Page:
No matter where you are in your career you are going to be explaining and educating clients about your rates and services. From $50 jobs to $5,000 jobs to $50,000 jobs.
Don’t get offended. It happens to all of us. Take your car in for regular maintenance and the mechanic says some thing needs to be replaced on your car and it’s going to cost $1,700. How many of you casually reply, “Oh sure. That’s fine.” ?
You want to know why it costs that much, is there a less expensive option, how long can you put it off before you’re on the side of the road, etc, etc. Your mechanic then has to tell you how four major parts of the car need to be disassembled to just get to the part they need to fix. Then the part is X amount of dollars. Then all that labor to go back and put it all together again. Etc. How many of you start thinking about getting a second opinion from another shop? Huh? Yeah! All of you.
We all look for deals. We all want a rebate. We all want to find a good bargain. When faced with the face value of a service or product we’re quick to start finding a cheaper alternative. Some things just don’t make sense why they cost so much until someone breaks it all down for you. Once you understand everything that has to go into the thing you want then you start to understand you’re actually going to have to pay that amount of money.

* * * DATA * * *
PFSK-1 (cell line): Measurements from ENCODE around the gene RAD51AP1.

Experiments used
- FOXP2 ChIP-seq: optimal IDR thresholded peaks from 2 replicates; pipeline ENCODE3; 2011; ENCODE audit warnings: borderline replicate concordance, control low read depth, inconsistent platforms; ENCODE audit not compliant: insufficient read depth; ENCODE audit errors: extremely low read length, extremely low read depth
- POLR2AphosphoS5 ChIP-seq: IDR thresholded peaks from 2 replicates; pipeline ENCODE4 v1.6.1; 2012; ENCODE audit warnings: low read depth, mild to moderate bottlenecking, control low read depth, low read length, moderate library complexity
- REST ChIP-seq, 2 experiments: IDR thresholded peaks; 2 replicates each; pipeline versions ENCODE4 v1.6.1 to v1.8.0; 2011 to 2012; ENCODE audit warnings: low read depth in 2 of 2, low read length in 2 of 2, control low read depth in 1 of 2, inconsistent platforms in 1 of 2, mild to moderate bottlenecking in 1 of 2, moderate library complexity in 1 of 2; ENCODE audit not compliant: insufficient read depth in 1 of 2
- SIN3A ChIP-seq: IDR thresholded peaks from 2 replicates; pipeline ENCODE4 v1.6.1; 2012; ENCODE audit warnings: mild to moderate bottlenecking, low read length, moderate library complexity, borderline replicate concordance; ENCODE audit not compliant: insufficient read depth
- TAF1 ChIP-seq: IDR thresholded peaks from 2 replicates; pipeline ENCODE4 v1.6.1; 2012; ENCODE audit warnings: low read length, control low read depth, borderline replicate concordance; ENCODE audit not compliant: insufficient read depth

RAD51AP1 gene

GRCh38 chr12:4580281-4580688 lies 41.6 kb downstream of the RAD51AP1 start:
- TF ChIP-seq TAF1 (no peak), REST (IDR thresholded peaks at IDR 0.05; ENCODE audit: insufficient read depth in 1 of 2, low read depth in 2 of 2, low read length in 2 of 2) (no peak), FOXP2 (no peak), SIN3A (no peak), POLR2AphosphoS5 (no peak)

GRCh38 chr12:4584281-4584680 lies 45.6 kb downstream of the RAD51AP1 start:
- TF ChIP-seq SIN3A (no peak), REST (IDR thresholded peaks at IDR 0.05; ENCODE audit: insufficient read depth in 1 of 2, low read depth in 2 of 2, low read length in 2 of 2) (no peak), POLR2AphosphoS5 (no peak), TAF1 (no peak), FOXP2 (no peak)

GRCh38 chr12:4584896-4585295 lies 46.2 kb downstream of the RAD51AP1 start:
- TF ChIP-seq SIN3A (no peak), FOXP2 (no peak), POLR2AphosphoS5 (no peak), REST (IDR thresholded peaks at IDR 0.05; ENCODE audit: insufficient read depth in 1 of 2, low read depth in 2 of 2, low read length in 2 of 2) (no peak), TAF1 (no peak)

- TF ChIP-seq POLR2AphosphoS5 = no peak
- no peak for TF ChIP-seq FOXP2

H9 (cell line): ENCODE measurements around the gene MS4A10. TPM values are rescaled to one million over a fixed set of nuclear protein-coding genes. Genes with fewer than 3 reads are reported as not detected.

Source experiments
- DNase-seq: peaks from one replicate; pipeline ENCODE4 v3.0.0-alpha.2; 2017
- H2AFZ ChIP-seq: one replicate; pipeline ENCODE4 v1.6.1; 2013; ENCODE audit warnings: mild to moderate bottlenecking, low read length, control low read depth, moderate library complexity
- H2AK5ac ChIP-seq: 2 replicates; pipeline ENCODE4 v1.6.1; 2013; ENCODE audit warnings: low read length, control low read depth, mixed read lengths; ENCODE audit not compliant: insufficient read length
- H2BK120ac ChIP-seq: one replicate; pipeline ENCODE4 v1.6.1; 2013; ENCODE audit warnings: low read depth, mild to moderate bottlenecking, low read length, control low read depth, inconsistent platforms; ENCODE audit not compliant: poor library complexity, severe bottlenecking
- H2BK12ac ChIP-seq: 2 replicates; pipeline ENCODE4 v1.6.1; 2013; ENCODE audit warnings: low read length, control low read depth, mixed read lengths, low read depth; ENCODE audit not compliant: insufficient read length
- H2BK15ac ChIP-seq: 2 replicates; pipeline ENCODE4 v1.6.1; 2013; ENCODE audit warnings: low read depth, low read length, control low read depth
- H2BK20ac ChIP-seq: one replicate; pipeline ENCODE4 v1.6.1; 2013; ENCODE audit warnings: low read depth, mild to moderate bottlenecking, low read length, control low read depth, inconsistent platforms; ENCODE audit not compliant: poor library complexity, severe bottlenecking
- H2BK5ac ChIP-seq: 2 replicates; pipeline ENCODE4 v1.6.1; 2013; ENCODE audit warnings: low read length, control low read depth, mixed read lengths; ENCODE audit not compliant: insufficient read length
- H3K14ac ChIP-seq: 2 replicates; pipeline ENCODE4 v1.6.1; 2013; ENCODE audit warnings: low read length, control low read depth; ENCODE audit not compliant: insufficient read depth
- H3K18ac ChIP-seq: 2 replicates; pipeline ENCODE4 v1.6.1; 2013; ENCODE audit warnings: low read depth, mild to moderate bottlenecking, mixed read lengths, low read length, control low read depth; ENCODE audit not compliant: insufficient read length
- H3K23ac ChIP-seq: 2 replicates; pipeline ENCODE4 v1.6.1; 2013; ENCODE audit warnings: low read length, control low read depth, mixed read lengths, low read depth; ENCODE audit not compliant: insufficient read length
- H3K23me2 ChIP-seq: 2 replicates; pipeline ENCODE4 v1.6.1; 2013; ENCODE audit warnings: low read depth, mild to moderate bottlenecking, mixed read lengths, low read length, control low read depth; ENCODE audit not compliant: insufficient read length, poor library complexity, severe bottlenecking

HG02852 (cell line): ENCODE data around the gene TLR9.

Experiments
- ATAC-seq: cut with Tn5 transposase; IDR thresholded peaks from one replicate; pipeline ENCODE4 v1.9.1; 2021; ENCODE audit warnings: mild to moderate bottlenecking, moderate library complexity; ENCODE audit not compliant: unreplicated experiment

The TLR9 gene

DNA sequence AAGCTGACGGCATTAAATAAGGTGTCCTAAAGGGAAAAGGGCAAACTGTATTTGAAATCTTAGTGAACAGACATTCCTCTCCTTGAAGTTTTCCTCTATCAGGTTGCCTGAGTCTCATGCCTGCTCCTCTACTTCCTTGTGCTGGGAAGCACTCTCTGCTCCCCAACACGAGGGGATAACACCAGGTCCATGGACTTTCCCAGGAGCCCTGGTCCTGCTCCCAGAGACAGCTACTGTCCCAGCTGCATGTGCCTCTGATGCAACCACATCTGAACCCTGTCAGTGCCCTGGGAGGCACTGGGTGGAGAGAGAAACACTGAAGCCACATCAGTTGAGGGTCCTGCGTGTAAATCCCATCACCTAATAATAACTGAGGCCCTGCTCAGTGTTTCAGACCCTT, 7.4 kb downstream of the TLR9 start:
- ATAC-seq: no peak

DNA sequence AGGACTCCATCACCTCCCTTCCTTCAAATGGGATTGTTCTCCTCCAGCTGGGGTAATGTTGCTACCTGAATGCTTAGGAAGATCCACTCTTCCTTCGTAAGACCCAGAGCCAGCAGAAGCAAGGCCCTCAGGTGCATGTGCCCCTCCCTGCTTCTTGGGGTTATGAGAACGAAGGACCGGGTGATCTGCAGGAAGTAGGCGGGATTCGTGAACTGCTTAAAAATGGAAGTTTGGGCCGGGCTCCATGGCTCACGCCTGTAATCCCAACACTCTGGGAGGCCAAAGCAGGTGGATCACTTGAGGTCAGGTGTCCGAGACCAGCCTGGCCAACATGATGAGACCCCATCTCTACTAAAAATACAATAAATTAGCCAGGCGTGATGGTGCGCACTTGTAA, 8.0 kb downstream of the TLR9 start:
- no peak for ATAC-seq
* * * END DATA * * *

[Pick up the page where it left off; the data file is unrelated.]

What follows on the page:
Then there are times that everyone in town says it’s going to cost $1,500 to $1,800 to fix your car. Then one shop says, “Oh, I’ll do it for $300.” You know what happens a lot of times? You don’t trust that person. If ten shops quote somewhere between $1,500 and $1,800 for this job why is that person going to do it for $300?
And THAT is how a lot of photographers actually lose work. They’re too cheap! I once bid $4,500 on a job. Didn’t get it. I emailed the client a few weeks later to ask why I didn’t get the job. She replied I was too cheap. She liked my work but my bid showed that I wasn’t experienced enough for the job. If I knew what I was doing that bid should have been in the $25,000 neighborhood for a number of reasons. She was absolutely right.
They were wanting steak house. I showed up with McDonalds.
Yep! Guess who got a tad bit more “experience” from that phone call?
Anonymous asked: Hey Zack! Lens hood or NO lens hood? Do you think they really have effect on the images? Can't really find on the net a good lens hood vs no lens hood comparison. Thanks!
I am a big believer in lens hoods. Being that I don’t care for UV filters and I always lose my lens caps, I do like lens hoods for protecting the front of my lenses. They also help provide protection from unwanted flare across the front of the lens that can kill
sharpness contrast. (Sorry. I meant contrast. Edited this to fix that line!)
Some of my lenses actually have the hood gaff taped on the front at all times. Every lens I own has a hood for it.